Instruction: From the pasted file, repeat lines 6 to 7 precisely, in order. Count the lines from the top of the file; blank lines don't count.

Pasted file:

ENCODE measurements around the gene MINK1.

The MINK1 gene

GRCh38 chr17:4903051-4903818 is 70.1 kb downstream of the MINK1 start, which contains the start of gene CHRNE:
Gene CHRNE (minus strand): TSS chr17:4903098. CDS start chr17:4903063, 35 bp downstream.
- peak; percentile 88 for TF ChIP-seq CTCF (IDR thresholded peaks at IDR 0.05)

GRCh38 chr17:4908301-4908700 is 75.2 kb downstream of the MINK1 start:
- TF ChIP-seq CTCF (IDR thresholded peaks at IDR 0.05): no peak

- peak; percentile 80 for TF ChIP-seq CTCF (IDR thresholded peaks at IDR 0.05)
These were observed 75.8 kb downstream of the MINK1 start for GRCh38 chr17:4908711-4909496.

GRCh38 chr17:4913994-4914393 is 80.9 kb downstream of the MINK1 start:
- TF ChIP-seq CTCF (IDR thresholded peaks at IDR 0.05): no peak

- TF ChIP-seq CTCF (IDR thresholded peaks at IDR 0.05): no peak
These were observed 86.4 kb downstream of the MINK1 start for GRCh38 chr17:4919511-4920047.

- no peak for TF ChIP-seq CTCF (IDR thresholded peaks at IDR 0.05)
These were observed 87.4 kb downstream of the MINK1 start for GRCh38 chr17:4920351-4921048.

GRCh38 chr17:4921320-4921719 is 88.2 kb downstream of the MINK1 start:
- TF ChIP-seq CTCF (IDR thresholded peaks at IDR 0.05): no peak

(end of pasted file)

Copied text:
GRCh38 chr17:4908301-4908700 is 75.2 kb downstream of the MINK1 start:
- TF ChIP-seq CTCF (IDR thresholded peaks at IDR 0.05): no peak